Fear has fascinated me since I was a child. Not just the thrills of a good scare, but the way people allow themselves to become prisoners of their fear. I’ve learned that fear isn’t always obvious, isn’t always easy to address, and even once you flush your fear out into the open it is still difficult to get by. Fear creeps into the hard-to-reach places of your psyche and holds on as it spits irrationalities in your face.
My greatest fear is success. It took me 47 years to figure out why. In the beginning, way back when I had therapy in high school, I thought I had figured it out, and that I could hang my low-self esteem on my grandmother who was always happy to tell me how worthless I was. It was easy because she was a visible target. Not until I read "Falling for Me"- by Anna David
where she discussed her childhood bouts with anger, and how her family (her father in particular) dismissed her anger by making fun of her. As an adult she became a cocaine addict, and has sabotaged most of her relationships. She beat her addictions and struggled from one relationship to the next. Her engaging book details the journey she took to learn to allow her to love herself. It is a good book and well worth your time to read.
In my case I heard my experience echoed by Anna David. Growing up I was never allowed to have all my emotions. It was okay to be happy, but I was never allowed to be angry, and being sad was out of the question. Like Ms. David this is the root of my low self-esteem. Without access to all of my emotions from an early age I never learned to control them, so I ignored them, or I medicated them away. When I get mad I overreact, or I suck all of that anger in and hold it. I’m convinced my weight problem is a physical manifestation of this, and coupled with low self-esteem it is the perfect downward spiral. Anna David talks about how her temper kept men at a distance, and how cocaine allowed her to numb the negative feelings. Being drunk was my escape from myself too.
In Falling for Me Anna talks about not being able to blame her ex-boyfriends for the failures of their relationships, and instead beating herself up for the loss. I spent a lot of time letting people blame me for things that were not my fault. By the time I’d been laid off in 2001 I was used to being the company fuck-up, and in being the company fuck-up I was underpaid without question. So imagine my surprise when my first job as a temp was wiring control panels for Systems Integrated out at the Cal-Am water filtration plant in Carmel Valley. That job was the first time someone told me I could do an important job, and it was the first time I was complemented on my work. My self-esteem had made me a prisoner for so long that I’d just accepted when things went wrong it was my fault. Suddenly I began to look back and question this.
I went back to school in 2007 around the time I stopped drinking. At school I found I could do things, and I discovered that I’m smart. This was a new experience for me. I still don’t know how to cope with it, and every fiber of my id wants to curl up in a ball. In my writing class we had an exercise where I had to write about myself. I started out writing about why I write about monsters, and horror because of the things that had happened to me as a kid. I told my professor that I’d held back because it was kinda painful. He told me never hold back. Later I wrote a poem that was a ballad, and it bothered me. The poem was about a guy who’d been a hero but was condemned for crossing a line. The hero is called upon to save the day one more time, and just as he’s about to catch the bad guy he turns to walk away. The bad guy sets off a nuke, and the hero could care less.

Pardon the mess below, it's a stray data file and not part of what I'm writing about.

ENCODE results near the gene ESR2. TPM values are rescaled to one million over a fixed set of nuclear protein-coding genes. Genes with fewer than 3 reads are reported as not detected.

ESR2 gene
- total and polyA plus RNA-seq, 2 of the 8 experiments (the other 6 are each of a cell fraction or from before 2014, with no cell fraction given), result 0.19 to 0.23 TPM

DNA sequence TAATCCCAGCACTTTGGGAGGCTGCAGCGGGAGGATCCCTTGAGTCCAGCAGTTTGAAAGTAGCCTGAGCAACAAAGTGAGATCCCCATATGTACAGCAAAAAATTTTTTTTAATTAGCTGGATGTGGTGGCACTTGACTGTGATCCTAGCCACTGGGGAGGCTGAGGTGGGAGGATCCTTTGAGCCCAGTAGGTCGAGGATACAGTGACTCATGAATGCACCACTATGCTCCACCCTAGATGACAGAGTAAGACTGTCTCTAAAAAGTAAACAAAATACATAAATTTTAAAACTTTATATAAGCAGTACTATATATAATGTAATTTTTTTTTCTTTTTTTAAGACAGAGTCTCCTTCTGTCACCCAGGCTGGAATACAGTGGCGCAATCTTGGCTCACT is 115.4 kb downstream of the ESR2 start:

This was the darkest thing I’d ever written. The poem was coming from some hard-to-reach place deep inside of me. In time I realized that I was angry for being used by so many people in my life, and I was angry at myself because my low self-esteem had made it possible. I’d always known there was a problem. I called it Knight in Shining Armor Syndrome were I was always fixing someone’s problems to boost my ego, and I the process keeping from fixing my own problems. This had spread into my love-life as I shied away from normal women to seek out damaged ones. I developed a pattern where I’d put some woman back together emotionally, and then she’d walk out of my life leaving me devastated. Looking back now I realize that I knew they’d all leave and that was fine because I didn’t deserve to be happy anyway. The new wrinkle was that I now realize that most of those women took advantage of me, and that while it was my fault in one way in another way I was victimized just a bit.
Now that I had that revelation in my writing class, and then the enlightenment from Falling for Me I have been able to flush my fear out into the open where I can begin to kill it. I intend to kill it with style too. The first thing I will do is submit a bunch of short stories to publishers. I am a writer now, and I will allow myself to accept this with pride. The other thing I plan to do is follow Anna David’s example and follow guidance from a classic book to improve my life.
In my case this book will be the U.S. Army Ranger Handbook. God help us all.